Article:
Monday, January 23, 2012
Magic: But Then I Wouldn't Be Me
Against the Wall. Holly. D3/50mm. 1/200th, f/2.8, ISO3200.
Shot and retouched live at the Magic Fashion-Editorial Master Class.
Over this past weekend I had a great opportunity to discuss Magic and the philosophy behind Magic with the workshop photographers. Each one of the photographers brought a unique perspective to the class that made this a truly unique experience.
A truly unique experience...
As we wrapped up our 2-day Master Class, I was confiding in the group how I am myself constantly working against my own limitations. Some of these limitations I've discussed here on my blog. For example, I explained that part of the reason I "live in a cave" and don't read blogs, magazines, or flip through other photographers' work is simply to protect my own fragile ego. If I see amazing work from others I might not feel that great about my own pictures. So part of the reason I keep myself in the dark is so I can keep creating organically and not worry about not being good enough.
And that's just one of the many limitations that I have to work with.
At dinner today, I randomly admitted to my wife that I didn't feel like I was a great "manager of my own life". For example, if I wanted to be a photographer, why go through college and then 3 years of graduate school? Why take on dead-end corporate positions only to quit later? Why not apprentice under a famous photographer so I can skyrocket myself into the limelight faster? Because if I think rationally about my journey as a photographer, I have had many opportunities to make better decisions. For example, I am not actively pursuing getting published. Why? Partially because of fear of failure. Maybe even some complacency? While I shudder at the thought of complacency, I fear that it's the honest truth. If I looked at myself from a 3rd party perspective, I would do things a lot differently...
But then I wouldn't be me.
I wouldn't be a truly unique experience. I'd be someone else's ideal. A well-managed experience.
Maybe even a corporate experience...
The irony is that after I analyzed the situation in my typical analytical, glass-half-empty, left-brain dominant way... I immediately turned around and asked, "What if that's not the point? What if the point is to celebrate our differences so that we may lead truly unique lives? Rather than conform to the mean?"
And that's exactly what Magic is.
In the left-brain dominant world, we try and conform to the social norms. Pick at the flaws and annihilate errors. Everyone wears a suit-and-tie or some uniform and no one is different. Everything is clean, pristine, perfect, and orderly. But what kind of world is that? It sure as hell ain't a world of Magic.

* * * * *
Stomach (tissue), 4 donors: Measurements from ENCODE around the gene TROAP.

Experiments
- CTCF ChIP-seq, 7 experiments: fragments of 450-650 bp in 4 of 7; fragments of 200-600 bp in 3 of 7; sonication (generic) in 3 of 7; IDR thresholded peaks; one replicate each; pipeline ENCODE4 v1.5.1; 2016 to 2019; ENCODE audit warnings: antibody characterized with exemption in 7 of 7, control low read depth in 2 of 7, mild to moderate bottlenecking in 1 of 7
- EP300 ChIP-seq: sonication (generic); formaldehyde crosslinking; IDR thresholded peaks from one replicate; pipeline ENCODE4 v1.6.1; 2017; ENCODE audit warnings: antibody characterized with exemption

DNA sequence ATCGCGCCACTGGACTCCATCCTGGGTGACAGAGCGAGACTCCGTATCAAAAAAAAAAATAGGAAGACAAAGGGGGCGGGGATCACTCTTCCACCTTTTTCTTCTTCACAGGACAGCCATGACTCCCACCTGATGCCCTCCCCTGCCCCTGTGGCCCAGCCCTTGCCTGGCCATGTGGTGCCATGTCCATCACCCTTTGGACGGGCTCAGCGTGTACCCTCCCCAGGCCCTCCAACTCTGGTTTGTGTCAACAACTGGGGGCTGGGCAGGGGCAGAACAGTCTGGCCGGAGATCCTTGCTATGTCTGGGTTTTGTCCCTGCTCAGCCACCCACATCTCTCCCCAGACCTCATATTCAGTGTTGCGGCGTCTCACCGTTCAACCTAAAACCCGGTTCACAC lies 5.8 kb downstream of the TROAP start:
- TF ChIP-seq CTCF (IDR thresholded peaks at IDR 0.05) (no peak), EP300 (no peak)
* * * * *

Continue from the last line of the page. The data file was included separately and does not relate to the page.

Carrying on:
I told the workshop group that when I look at other photographers' work, I'm turned off when I see stylistic effects that are too similar to that of my own. For example, if I see a random purple streak, a gradient map, or light leak lines that look like mine, I'll flip to the next image. Because I'm not impressed by copycat-styled pictures. I mean there's nothing wrong with that, but if you want to impress me, show me something I haven't already seen.
So rather than conform to the L U C I M A-style of photography, celebrate your own unique perspective. Dig deep and find something within you that is your own and feed that perspective. That's the origin of Magic. That's something that no one can take away from you. It's organic and it's intrinsically you. Think about the things that motivate you internally and cultivate that. Because it not only affects the way you post-process your images but also affects the way select concepts, wardrobe, lighting, and ultimately the way you shoot the model.
And the beauty is that it's purely you. You're not conforming to social standards or what other people think is "good" or "beautiful".
Because everyone's take on Magic is going to be different. And that's amazing. That leads to innovation. That leads to permutations. That leads to the stuff that impresses me because I haven't seen it before.
We're all fatally flawed. We're tragic characters in a Shakespearean play. We don't even have to try to be interesting. We are born interesting. Because we're each unique in our limitations. How we cultivate those differences into a bold new perspective is the silver lining to each of our stories.
So in the words of Wanda Sykes, "I'ma be me".